From July 2021 to January 2022, I lived in Livingstone, Zambia, working with On Call Africa (OCA) to improve rural health systems in the country’s Southern Province.
Throughout these months I watched the dry, cracked landscape flourish into swathes of leafy greenery. I felt weather comparable to a dry British summer day change into sweltering 40 degree heat, into days on end of thundering rain. I watched Victoria Falls, or Mosi oa Tunya – to call it by its proper name – transition from almost completely dry to full and thundering, drenching anyone in its vicinity.
Now, I’ve been back in my hometown of Edinburgh, Scotland, for just over a month and had time to properly reflect on my experiences in Zambia. When it came to writing this blog, I came across a quote by the late chef, Anthony Bourdain that particularly resonated:
“Travel isn’t always pretty. It isn’t always comfortable.
Sometimes it hurts, it even breaks your heart.
But that’s okay. The journey changes you; it should change you.
It leaves marks on your memory, on your consciousness, on your heart, on your body.
You take something with you.
Hopefully, you leave something good behind.”
When I saw this quote for the first time, my mind raced as I thought through a lot of things from my trip.
The first thing that came to mind from this quote was the thought of the physical discomfort I experienced. I thought of the long journeys in the On Call Africa land cruisers to the rural villages where we worked. I thought of 4+ hours on winding, potholed roads, with each new bump sending a fresh jolt up my spine.
I thought of the nights spent camping here; tents, thin sleeping mats and sleeping bags placed on concrete floors. Being woken at 5am by roosters, goats and whatever other animals wandered nearby. Wrapped in countless layers during June’s wintery nights, and pouring sweat during the country’s warmest months.
I remembered the bugs. I think I will always remember the bugs. Sharing my space with monstrous cockroaches, spiders that sped along the floor beside me, and ones that sat ominously still on any and every wall. Religiously bug spraying myself every night in the hope that the mosquitos would think better than descend on me, leaving my skin welted and itchy (again).
And yet, these physical discomforts pale next to the happy memories I have from these trips; sitting, cooking local dishes – nshima, okra and kapenta on a good day – over gas stoves with the On Call Africa staff, our Global Health Corps (GHC) fellows and other volunteers. In the background an eclectic collection of music playing from someone’s phone connected to the Land Cruiser speakers. We would sit under the stars in our camping chairs maybe having heated debates, learning about each other’s cultures or maybe just laughing and singing along to the music.
The physical discomfort was only a small niggle compared to the persistent, tugging uneasiness I felt during a lot of my time in Zambia, something I hope I have come to be able understand more now than I did when I was there.
I remember being out at these health posts in rural communities with OCA’s GHC Fellows, both Zambian, and seeing how facility staff would immediately turn to me to answer their questions, despite my comparative lack of experience in the development sector. As a foreigner, there was an inherent assumption about my wealth, my stature and my intelligence even though I had done nothing to earn this. I spoke at length with Adhi, one of the GHC fellows about it and the pervasiveness of the “white is better” attitude held by many in Zambia.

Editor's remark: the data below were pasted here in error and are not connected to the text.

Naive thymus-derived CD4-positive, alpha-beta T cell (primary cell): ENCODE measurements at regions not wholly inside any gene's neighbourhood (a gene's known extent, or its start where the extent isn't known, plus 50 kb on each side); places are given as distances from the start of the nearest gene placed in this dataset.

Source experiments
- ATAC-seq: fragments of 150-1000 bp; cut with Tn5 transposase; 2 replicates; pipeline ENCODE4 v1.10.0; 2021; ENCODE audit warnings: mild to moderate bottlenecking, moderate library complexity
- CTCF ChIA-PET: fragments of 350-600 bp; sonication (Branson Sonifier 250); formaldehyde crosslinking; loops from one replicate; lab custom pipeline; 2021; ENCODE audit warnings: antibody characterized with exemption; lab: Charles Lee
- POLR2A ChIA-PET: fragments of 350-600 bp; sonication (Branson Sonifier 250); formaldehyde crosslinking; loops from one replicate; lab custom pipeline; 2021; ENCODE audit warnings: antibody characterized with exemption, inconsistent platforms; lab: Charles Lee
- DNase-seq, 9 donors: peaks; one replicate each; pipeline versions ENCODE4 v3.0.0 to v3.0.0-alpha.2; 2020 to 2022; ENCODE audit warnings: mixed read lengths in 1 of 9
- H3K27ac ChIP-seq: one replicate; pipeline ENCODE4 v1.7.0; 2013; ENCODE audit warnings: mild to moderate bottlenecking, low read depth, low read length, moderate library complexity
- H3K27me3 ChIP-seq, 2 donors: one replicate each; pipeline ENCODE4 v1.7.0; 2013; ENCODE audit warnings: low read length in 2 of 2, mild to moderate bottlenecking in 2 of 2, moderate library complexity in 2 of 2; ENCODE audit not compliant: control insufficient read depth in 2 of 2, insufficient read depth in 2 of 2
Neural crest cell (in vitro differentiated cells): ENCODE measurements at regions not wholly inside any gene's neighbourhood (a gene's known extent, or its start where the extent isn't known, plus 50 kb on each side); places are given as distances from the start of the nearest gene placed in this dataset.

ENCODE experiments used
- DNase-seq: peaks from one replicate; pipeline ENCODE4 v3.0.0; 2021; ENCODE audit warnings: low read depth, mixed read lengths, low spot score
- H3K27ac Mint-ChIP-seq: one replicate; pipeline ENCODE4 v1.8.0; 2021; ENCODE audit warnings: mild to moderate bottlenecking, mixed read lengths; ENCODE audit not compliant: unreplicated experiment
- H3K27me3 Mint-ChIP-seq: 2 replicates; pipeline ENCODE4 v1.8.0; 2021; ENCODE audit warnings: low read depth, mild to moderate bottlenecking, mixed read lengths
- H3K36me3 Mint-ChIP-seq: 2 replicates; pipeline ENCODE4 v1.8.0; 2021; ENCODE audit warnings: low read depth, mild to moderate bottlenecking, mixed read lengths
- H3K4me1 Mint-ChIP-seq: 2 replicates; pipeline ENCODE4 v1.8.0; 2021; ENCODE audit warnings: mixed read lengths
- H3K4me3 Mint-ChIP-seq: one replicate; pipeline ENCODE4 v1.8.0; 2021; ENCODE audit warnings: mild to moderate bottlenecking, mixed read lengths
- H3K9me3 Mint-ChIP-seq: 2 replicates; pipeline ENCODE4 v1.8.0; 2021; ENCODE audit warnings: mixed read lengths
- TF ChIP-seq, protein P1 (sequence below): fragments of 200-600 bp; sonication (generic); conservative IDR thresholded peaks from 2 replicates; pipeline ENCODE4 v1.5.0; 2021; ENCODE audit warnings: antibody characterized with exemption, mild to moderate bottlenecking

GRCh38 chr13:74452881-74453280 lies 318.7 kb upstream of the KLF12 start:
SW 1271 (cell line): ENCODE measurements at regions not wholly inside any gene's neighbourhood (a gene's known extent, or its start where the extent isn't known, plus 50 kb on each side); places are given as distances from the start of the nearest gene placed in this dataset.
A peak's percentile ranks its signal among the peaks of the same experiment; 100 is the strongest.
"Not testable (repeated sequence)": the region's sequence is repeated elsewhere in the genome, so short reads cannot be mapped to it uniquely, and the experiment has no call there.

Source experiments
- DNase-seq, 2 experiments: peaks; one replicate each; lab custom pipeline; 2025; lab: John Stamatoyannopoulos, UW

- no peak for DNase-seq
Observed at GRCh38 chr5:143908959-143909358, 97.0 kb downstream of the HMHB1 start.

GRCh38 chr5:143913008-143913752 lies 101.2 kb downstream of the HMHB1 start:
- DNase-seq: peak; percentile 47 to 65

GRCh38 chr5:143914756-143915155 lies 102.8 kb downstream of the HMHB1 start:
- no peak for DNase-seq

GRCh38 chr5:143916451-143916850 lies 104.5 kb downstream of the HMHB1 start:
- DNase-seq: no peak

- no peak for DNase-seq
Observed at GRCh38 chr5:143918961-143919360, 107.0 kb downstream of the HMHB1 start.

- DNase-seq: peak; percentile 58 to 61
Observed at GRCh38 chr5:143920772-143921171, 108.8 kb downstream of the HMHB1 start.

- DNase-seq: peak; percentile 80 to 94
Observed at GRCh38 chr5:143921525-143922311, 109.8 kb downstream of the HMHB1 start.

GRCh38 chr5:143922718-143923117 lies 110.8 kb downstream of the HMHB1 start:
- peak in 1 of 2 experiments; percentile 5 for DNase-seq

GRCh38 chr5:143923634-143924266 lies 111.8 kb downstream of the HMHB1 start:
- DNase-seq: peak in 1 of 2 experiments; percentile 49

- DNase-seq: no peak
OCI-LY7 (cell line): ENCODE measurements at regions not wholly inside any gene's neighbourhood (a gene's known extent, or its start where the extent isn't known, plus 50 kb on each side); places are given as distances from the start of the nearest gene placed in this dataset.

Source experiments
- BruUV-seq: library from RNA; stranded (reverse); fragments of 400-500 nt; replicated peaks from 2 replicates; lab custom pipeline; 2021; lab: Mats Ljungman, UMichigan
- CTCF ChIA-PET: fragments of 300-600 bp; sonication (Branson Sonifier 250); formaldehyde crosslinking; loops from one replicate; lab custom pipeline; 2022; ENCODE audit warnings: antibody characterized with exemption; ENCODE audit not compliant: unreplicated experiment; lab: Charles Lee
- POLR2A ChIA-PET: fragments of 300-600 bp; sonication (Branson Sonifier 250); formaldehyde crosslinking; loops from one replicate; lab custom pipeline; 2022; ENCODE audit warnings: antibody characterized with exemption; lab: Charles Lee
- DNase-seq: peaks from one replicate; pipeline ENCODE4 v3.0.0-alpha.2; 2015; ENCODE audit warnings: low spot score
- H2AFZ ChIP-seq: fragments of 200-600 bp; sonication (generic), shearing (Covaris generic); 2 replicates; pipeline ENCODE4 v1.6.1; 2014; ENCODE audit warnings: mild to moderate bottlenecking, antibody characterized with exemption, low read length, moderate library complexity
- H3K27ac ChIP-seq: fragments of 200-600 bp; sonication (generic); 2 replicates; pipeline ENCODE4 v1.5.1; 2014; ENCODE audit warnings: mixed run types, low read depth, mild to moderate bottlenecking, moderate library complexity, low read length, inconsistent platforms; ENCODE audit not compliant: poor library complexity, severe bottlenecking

Even outside of the work itself, in the touristic city of Livingstone, I experienced a bizarre, almost celebrity-esque status. Local people would ask for photos with me – sometimes just of me. It was a rare day if I went to the supermarket and someone didn’t ask for my phone number. I was always acutely aware of being stared at wherever I walked the streets.
For most of my stay, I struggled to process and articulate the guilt and uneasiness I felt from these experiences and why exactly I felt this way. Now I realise it was one of the first times my status and privilege as a western white women had been laid so bare in front of me. The realisation really shook me and I came to question the benefit of my volunteering in the first place. Who was I really? A fresh Masters graduate with precious little professional experience being sent out to work on important projects alongside genuine development professionals. I didn’t speak the local languages, I drew attention and the guilt I felt for this was enormous.
And yet, wallowing in these feelings of guilt, I realised, wouldn’t help anything or anyone. Privilege in and of itself is not inherently bad. I can do nothing about the circumstance that I was born into, but I could try ensure that I was using it right. And so I endeavoured to throw myself into the work with OCA and use the knowledge I did have in implementing and improving their programmes. I could listen and I learn as much as I could from the people around me and hope that maybe, they might even learn something from me.
When all is said and done, and to echo the words of the late Anthony Bourdain, this experience and this journey really have changed me. My perspectives have changed and expanded so much over what is a relatively short period of time. I am a better and wiser person for having taken this opportunity with OCA and for that, I can only thank the incredible country of Zambia and the incredible people I was able to meet there.
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